Un-Happy Earth Day
That noise is my head exploding. Pour a bucket of water on me, plastic microparticles and all.
As you can see, this issue of the Shuttle is kind of about Earth Day. For like the 48th year (exactly the 48th year, actually), Americans have an excuse to to worry about something we all all agree on — we’re screwing with the planet, and we have to do better.
Wait, what? Did I say agree? It’s been 48 years and yet, it’s as if environmental outrage has merely become a permanent job opportunity.
My job would be solid waste, if my nerves could handle it. As my family knows, I HATE LITTER. Now, as if I needed another reason to despise single-use plastic beverage bottles, comes a study from SUNY Fredonia (it’s a Lake Erie thing) that finds significant amounts of plastic microparticles in bottled water. Here’s a nice story about it from the BBC: www.bbc.com/news/science-environment-43388870.
How’s that junk getting in there? Maybe it frays off when you open the cap. Maybe it’s in the air. Most likely, it’s already in the water — all the water.
Shuttle contributor Sandy Folzer has already written about the proliferation in treated wastewater of plastic microbeads, now mostly banned from personal-care products but still abundantly employed in stuff from chewing gum to tires. She’s also mentioned plastic microfibers, still shedding off your clothes at the rate of a gram or two per washing-machine load. Think all these plastic bits are too small (100 microns, the width of a human hair, or less) to matter? They do get tangled up in the guts of filter feeders like plankton. Can your sushi be far behind? Think they’re too inert to make a difference? At the very least, toxins such as DDT and BPA have been found to adhere to microplastic particles.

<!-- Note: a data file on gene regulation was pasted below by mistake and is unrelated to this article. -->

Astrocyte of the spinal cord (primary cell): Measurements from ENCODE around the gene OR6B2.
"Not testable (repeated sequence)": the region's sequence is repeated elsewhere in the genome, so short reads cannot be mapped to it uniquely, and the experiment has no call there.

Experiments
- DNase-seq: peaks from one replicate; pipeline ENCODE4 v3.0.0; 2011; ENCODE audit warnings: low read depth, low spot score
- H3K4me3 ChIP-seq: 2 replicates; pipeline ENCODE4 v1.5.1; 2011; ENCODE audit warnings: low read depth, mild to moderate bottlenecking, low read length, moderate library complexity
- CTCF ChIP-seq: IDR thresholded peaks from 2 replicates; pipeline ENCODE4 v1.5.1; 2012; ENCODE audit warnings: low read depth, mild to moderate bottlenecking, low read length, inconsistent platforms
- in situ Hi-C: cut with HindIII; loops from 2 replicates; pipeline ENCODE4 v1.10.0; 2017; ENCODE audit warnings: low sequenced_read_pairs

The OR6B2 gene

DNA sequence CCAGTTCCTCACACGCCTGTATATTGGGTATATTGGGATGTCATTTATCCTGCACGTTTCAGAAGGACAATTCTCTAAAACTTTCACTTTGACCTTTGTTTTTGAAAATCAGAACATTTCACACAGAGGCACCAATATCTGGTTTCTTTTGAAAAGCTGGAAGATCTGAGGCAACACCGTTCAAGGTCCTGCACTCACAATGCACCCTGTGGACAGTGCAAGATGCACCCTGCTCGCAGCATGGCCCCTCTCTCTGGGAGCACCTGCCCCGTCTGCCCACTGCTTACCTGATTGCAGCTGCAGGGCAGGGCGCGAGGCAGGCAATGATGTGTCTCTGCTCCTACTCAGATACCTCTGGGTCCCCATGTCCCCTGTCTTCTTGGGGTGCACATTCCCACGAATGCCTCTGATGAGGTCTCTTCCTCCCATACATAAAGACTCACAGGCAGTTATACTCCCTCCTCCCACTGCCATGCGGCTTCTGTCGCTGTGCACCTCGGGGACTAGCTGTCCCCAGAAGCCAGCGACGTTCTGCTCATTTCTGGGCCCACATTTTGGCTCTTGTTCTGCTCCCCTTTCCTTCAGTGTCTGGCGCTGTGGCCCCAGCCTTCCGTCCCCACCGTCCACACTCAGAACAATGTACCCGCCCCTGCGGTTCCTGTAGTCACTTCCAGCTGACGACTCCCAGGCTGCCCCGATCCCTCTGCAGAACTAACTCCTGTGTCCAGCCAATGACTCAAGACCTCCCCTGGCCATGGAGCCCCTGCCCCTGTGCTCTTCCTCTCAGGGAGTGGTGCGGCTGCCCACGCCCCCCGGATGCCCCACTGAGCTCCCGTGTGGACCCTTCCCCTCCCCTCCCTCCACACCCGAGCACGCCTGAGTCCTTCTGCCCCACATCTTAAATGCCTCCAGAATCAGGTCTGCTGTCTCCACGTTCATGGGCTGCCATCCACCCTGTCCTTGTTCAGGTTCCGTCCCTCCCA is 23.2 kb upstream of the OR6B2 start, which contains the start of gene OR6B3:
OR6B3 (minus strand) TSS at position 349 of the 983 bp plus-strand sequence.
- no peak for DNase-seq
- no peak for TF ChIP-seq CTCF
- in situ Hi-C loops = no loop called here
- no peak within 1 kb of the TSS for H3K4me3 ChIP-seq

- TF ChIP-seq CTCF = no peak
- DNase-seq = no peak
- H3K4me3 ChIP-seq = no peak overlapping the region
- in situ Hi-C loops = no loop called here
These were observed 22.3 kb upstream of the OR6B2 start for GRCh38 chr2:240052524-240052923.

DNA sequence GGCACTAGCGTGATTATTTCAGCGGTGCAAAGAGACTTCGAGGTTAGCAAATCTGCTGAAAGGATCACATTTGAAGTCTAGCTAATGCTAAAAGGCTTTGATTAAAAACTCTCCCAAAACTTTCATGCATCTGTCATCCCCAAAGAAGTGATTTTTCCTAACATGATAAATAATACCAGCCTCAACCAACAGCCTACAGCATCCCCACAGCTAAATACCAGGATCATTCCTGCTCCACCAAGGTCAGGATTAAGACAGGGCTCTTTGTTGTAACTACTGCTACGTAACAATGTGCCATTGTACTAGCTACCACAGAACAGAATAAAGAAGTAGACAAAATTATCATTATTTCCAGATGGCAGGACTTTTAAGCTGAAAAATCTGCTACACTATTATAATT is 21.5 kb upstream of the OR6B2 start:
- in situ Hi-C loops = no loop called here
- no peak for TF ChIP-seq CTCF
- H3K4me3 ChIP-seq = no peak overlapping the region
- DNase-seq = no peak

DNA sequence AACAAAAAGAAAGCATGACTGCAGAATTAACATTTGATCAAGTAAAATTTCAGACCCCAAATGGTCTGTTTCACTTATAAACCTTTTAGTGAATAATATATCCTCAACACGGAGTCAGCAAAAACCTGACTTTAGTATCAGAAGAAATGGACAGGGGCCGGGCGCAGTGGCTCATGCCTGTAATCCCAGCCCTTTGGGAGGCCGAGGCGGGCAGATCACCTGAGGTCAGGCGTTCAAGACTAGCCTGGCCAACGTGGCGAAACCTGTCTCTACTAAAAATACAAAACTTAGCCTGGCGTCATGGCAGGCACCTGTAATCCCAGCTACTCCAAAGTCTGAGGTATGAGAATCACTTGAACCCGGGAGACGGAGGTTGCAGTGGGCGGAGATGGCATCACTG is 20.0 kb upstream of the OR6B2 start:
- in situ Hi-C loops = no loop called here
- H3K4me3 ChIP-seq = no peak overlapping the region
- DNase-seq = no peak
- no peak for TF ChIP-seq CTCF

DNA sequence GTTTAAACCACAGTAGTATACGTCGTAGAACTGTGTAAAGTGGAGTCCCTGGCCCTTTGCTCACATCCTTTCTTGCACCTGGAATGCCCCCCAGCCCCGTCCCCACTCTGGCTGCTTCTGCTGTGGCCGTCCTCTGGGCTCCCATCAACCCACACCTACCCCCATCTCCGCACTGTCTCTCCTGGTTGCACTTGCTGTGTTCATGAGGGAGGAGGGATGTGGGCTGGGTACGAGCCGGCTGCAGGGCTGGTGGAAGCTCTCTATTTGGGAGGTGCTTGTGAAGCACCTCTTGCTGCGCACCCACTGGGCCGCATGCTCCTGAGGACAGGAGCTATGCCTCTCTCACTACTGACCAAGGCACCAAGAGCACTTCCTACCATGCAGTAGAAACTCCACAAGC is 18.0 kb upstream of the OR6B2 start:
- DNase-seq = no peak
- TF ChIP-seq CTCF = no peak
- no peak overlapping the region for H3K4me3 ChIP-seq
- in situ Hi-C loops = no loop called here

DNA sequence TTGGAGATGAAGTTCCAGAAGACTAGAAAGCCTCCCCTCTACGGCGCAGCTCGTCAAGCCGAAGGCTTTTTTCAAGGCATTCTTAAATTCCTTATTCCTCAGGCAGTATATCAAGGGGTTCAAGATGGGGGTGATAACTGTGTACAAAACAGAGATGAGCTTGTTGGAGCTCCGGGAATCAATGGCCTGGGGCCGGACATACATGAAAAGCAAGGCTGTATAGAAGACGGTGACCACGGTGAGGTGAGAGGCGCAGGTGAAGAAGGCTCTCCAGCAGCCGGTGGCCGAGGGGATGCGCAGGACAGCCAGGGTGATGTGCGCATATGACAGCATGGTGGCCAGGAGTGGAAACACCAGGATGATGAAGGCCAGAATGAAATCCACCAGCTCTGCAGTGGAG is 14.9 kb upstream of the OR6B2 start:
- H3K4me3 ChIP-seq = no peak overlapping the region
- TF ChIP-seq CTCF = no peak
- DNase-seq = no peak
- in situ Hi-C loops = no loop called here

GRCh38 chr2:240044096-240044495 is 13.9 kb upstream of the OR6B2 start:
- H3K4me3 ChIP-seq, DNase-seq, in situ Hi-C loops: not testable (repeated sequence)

We’re not talking about the Great Pacific Garbage Patch here — although we could, because it too is rife with little tiny pieces of plastic bottles floating amid the nets other macro-debris. (And don’t get me started on who’s mining and selling bottled water — that’s another column.)
Single-use plastic bottles are hard to recycle — manufacturers have made them so thin (good for them?) that they foul recycling machinery. The Chinese don’t want our crappy bales of recycled paper any more because of all the, yes, single-use plastic bottles stuck in there.
Solid waste and water pollution. Perfect together. Can we please just say no?